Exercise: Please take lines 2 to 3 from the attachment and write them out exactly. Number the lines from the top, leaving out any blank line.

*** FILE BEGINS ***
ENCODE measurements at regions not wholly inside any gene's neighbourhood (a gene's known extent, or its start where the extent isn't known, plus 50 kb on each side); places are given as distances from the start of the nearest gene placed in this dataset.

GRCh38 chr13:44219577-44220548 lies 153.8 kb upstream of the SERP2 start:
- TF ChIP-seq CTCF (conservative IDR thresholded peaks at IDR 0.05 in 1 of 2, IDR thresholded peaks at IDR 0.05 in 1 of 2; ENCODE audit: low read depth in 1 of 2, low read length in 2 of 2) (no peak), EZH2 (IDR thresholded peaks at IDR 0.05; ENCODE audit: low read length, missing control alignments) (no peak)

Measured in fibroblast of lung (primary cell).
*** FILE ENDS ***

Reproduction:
GRCh38 chr13:44219577-44220548 lies 153.8 kb upstream of the SERP2 start:
- TF ChIP-seq CTCF (conservative IDR thresholded peaks at IDR 0.05 in 1 of 2, IDR thresholded peaks at IDR 0.05 in 1 of 2; ENCODE audit: low read depth in 1 of 2, low read length in 2 of 2) (no peak), EZH2 (IDR thresholded peaks at IDR 0.05; ENCODE audit: low read length, missing control alignments) (no peak)